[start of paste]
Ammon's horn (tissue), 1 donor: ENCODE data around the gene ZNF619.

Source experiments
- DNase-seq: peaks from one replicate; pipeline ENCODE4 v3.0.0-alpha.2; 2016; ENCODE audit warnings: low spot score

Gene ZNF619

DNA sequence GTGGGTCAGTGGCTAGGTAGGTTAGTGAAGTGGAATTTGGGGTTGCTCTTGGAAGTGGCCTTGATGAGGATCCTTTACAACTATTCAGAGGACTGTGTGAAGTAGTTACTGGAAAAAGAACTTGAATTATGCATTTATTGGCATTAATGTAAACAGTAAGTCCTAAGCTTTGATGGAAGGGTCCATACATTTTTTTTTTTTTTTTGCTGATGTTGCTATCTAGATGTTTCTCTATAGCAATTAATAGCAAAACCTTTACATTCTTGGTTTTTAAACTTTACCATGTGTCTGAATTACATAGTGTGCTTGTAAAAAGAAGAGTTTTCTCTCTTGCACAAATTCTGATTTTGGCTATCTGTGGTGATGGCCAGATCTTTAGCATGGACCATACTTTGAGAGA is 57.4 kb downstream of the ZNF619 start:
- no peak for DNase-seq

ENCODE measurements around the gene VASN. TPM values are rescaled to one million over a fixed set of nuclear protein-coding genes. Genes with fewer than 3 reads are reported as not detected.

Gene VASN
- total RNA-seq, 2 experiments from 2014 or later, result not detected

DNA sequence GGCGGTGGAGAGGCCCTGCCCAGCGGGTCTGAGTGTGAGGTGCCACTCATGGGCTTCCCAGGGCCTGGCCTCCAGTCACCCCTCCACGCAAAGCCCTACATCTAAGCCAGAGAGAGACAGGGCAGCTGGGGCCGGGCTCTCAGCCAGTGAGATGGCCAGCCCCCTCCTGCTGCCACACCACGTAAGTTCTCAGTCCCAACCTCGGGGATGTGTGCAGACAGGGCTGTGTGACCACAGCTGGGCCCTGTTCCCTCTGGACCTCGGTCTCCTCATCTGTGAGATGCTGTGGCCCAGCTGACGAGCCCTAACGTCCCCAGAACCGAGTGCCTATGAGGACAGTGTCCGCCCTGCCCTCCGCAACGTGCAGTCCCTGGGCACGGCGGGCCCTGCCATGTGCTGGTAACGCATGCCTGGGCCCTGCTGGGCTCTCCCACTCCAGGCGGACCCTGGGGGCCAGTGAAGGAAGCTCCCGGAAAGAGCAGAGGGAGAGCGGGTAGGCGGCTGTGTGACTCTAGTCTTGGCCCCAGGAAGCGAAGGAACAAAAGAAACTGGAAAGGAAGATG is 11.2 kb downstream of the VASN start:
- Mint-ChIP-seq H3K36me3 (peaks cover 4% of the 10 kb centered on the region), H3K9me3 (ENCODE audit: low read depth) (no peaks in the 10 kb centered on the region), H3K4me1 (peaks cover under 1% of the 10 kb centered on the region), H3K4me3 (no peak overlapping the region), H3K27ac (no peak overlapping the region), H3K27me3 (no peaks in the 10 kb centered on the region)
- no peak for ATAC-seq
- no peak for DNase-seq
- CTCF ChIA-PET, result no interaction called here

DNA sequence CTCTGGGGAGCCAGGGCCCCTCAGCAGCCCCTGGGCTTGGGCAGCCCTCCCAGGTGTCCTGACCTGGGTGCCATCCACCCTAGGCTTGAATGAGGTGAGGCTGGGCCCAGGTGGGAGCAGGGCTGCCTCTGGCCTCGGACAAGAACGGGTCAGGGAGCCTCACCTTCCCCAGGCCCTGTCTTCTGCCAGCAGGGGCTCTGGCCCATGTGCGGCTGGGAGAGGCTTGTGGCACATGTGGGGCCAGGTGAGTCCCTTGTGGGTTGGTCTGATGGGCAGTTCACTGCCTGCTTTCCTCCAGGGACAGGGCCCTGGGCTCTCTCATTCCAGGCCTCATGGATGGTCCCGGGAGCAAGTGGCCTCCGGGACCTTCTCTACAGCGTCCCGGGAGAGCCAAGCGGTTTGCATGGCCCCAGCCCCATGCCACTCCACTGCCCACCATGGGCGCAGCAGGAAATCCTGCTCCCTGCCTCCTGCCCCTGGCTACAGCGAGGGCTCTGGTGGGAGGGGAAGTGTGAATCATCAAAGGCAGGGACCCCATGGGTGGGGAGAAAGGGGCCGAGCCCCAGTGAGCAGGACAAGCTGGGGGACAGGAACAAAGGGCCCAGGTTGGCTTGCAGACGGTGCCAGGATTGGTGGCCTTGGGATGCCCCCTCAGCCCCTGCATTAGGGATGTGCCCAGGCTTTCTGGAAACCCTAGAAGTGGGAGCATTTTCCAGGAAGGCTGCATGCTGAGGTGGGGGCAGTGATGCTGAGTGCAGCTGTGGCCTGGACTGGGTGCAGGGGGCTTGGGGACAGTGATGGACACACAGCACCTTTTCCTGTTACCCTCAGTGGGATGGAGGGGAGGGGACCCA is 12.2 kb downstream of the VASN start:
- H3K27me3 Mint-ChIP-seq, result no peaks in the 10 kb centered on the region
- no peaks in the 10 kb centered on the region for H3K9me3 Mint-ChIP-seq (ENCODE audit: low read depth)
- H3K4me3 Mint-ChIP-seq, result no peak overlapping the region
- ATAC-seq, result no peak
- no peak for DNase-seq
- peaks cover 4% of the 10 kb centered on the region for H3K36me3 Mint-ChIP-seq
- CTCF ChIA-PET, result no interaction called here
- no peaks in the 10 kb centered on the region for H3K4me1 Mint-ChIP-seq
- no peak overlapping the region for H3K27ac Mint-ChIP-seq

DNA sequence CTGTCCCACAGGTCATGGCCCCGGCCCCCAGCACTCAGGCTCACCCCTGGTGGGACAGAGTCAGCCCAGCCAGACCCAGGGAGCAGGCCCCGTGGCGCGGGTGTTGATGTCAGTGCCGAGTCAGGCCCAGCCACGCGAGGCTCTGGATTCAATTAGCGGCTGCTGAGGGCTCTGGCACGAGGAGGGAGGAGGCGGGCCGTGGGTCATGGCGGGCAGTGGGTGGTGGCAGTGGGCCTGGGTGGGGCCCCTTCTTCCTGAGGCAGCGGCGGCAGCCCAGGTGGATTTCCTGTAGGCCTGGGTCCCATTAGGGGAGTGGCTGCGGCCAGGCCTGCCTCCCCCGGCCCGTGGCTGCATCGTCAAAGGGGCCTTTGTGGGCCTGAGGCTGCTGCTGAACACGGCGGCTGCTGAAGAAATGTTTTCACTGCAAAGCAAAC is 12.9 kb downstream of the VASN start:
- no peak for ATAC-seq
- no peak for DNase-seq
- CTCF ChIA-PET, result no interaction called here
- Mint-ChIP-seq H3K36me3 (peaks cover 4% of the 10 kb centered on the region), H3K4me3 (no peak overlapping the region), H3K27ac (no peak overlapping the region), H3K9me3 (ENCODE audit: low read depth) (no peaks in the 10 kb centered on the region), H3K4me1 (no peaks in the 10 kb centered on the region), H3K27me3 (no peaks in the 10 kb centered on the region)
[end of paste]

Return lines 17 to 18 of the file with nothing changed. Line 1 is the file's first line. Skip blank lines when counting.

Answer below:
- no peaks in the 10 kb centered on the region for H3K9me3 Mint-ChIP-seq (ENCODE audit: low read depth)
- H3K4me3 Mint-ChIP-seq, result no peak overlapping the region